Class: King Class
Designer: C. B. Collett
Weight: 136 tons (including tender)
Purpose: Express Passenger
Information: Built under the direction of C.B. Collett the King Castle Class 6000 series was built by Great Western Railway (GWR) with the intent of wresting back the title of “most powerful steam locomotive in Britain” after losing the title to Southern Railways Lord Nelson Class. The King’s were the largest steam locomotives built by the GWR and entrusted the railways most prestigious passenger train workings including “The Cornish Riviera” express.
Details: After GWR had previously dabbled in designs using a Pacific type wheel arrangement with “Great Bear” in 1908, ultimately rebuilt as a 4-6-0 Castle, conventional wisdom decided on building the King Class with a 4-6-0 wheel arrangement. The King Class was employed on express passenger services, over the most heavily travelled mainline routes between London Paddington via Bristol, Taunton, Plymouth and Paddington, Birmingham Wolverhampton.
Employing a 4-cylinder layout, with two each inside and outside cylinders the class was comparable in performance to competitor company 4-6-2 Pacific designs. In later years British Railways designated the class 8P. In common with the earlier “Great Bear” design, axle load prohibited the locomotives to be used beyond the prescribed lines, due to severe route weight restrictions. A total of 30 locomotives were built in two batches at Swindon Locomotive Works between 1927 and 1930. A final King was “built” using parts from 6007 “King William III” after a severe accident in 1936 and reentered traffic under the same name and number. The Class was named after Kings of England. In service the Kings performed admirably on fine Welsh coal. During 1948 locomotive exchange trials performance deteriorated significantly. This was blamed on the quality of Yorkshire coal used during the trial. During their lives minor changes and improvements to steam draughting and exhaust were implemented in an effort to improve performance and economy using lower grade coal. The most obvious visual difference being the fitting of double chimneys, applied to all Class members between 1956 and 1958. Changes resulted in superior performances all-around.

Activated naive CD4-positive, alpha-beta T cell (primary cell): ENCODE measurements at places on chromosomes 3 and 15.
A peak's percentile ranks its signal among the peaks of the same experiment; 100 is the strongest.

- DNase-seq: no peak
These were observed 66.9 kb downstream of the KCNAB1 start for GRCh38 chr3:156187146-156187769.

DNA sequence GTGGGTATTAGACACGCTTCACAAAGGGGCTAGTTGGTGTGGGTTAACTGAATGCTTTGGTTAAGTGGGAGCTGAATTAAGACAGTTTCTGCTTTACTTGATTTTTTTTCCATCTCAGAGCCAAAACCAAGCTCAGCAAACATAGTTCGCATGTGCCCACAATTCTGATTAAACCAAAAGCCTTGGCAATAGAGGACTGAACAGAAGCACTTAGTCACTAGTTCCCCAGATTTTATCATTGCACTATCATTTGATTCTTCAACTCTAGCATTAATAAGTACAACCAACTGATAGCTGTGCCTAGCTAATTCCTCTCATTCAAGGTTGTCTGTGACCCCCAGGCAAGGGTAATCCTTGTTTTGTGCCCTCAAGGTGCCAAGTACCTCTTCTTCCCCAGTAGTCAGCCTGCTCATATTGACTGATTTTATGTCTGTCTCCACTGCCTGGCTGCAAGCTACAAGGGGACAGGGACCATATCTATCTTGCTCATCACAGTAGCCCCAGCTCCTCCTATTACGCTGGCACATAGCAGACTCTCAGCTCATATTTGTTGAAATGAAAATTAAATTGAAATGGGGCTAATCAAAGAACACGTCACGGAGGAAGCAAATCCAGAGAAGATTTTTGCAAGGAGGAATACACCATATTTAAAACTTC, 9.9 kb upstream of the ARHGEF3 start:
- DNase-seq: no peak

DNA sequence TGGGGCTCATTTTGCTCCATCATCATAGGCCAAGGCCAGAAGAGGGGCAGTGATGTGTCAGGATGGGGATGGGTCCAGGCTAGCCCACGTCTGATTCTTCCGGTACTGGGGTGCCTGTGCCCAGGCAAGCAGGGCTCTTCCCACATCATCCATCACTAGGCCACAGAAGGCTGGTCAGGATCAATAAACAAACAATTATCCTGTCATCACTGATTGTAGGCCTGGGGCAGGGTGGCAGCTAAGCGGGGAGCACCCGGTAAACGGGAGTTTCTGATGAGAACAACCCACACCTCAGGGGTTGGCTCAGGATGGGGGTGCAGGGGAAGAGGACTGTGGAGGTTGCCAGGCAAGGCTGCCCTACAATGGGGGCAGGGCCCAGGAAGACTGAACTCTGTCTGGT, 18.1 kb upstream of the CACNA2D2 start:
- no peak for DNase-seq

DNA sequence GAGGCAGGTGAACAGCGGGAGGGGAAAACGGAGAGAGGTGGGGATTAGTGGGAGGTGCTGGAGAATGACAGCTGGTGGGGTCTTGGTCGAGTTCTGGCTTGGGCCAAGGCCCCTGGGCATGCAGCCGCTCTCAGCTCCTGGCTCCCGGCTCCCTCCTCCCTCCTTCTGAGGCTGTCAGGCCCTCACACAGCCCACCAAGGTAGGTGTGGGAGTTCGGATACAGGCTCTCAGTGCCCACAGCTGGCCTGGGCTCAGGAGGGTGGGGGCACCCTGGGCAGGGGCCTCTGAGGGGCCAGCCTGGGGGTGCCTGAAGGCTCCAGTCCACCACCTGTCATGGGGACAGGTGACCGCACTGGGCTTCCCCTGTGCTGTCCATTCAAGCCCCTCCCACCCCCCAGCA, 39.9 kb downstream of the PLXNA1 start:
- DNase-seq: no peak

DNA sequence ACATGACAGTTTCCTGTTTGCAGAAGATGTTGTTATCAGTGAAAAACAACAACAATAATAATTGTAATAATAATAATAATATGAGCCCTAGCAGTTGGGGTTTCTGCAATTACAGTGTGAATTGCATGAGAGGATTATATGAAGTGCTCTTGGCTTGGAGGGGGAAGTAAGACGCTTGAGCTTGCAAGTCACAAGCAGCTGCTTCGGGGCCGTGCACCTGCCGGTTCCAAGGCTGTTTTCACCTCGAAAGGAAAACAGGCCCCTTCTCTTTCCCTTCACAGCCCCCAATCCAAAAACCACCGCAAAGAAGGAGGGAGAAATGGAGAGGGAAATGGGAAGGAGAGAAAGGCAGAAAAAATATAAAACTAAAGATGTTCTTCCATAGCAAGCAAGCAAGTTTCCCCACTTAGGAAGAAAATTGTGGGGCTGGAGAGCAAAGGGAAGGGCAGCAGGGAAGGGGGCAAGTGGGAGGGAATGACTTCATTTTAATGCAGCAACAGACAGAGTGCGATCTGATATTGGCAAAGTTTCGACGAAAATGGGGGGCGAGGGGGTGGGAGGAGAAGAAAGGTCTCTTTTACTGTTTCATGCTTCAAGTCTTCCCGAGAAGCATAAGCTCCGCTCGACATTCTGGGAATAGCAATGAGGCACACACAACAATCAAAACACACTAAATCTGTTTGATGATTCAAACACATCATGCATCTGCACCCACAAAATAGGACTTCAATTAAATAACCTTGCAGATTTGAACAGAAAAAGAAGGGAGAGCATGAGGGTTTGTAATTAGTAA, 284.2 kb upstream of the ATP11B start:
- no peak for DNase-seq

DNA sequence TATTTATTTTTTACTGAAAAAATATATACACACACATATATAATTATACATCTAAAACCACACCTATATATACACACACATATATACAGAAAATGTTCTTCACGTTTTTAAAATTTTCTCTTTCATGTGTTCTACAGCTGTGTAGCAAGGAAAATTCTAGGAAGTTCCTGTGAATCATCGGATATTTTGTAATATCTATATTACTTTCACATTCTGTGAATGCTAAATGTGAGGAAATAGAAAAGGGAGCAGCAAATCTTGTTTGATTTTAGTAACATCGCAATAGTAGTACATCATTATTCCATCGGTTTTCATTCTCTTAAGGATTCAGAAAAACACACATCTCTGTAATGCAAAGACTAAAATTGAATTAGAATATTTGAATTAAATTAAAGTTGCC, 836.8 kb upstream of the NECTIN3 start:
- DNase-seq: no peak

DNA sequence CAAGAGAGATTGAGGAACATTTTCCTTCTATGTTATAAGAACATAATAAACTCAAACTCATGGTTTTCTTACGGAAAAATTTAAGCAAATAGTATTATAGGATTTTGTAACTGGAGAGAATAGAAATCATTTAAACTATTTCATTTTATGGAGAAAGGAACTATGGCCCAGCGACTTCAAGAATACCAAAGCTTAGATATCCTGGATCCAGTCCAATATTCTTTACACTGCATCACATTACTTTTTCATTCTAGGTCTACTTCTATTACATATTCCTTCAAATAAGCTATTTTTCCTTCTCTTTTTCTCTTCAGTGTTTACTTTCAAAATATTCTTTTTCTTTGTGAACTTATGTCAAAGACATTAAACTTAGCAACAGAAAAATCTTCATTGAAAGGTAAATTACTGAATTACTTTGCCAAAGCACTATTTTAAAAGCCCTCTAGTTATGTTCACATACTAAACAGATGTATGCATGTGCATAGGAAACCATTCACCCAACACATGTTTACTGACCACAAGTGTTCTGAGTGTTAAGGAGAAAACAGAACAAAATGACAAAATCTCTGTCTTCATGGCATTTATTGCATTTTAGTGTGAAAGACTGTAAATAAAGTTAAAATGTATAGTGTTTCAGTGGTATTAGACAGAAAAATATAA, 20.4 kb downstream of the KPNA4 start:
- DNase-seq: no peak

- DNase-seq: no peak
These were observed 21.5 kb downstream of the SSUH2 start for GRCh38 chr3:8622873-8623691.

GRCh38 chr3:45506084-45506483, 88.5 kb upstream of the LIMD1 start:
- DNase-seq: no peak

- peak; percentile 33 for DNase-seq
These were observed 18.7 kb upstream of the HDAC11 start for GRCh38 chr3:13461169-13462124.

On completion of construction, class leader 6000 “King George V” was shipped to the United States to take part in the centenary celebrations of the Baltimore & Ohio Railroad. A bell was presented by the host for the occasion in order to comply with American regulations and has distinguished the locomotive to this date. Another member, 6014 King Henry VII received pseudo streamlining in 1935 and subsequently removed.
In traffic the Kings were always painted Top-Link express passenger livery. Because the British Railways corporate green scheme was similar to that of the GWR the locomotives remained green through most of their lives, with the exception of several members being painted Experimental Blue livery after 1948.
As the Kings could not be reassigned to lesser workings as dieselization took hold on the mainline routes, the entire class was withdrawn in quick succession during 1962. Although preservation was not under full swing at the time, three managed to escape the breakers torch and survive into preservation.